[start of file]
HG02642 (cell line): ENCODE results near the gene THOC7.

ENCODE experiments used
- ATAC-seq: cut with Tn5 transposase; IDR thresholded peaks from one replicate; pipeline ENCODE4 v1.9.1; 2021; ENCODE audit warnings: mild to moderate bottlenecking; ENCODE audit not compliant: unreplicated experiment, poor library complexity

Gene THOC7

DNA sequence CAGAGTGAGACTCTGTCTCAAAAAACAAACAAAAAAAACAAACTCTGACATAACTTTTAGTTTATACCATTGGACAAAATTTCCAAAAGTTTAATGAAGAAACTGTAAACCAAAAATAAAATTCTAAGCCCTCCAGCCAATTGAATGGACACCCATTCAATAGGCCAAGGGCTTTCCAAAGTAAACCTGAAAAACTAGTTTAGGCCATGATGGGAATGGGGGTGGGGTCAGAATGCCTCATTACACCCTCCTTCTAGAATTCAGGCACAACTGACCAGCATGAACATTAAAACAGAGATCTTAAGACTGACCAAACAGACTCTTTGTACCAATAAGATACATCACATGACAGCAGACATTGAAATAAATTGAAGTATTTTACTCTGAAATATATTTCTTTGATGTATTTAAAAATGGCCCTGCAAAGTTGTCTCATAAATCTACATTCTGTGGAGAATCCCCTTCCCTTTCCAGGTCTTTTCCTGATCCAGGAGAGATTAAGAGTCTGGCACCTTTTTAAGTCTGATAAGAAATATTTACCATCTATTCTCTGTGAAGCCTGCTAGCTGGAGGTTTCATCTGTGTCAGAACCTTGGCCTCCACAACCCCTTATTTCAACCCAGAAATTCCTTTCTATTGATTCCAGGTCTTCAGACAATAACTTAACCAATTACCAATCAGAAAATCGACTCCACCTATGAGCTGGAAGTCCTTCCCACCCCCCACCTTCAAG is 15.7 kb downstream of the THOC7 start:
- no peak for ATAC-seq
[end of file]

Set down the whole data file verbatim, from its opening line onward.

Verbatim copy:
HG02642 (cell line): ENCODE results near the gene THOC7.

ENCODE experiments used
- ATAC-seq: cut with Tn5 transposase; IDR thresholded peaks from one replicate; pipeline ENCODE4 v1.9.1; 2021; ENCODE audit warnings: mild to moderate bottlenecking; ENCODE audit not compliant: unreplicated experiment, poor library complexity

Gene THOC7

DNA sequence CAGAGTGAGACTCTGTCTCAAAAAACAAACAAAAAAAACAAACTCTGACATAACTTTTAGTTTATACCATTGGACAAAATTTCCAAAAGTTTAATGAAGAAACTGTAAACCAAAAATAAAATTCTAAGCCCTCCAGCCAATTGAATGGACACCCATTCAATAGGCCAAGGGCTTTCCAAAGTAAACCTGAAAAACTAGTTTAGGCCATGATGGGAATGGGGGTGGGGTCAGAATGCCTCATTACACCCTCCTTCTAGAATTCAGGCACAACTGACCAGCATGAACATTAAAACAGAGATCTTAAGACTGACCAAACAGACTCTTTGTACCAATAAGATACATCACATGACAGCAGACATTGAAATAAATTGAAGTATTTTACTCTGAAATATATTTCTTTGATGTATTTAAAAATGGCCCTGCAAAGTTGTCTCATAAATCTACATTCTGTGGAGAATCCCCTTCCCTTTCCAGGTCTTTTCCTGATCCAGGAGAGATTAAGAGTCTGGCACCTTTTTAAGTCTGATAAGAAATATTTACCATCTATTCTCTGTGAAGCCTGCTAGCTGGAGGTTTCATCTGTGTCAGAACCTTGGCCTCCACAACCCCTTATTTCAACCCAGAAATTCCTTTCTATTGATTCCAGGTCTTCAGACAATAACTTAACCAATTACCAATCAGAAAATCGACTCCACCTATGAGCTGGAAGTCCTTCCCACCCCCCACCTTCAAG is 15.7 kb downstream of the THOC7 start:
- no peak for ATAC-seq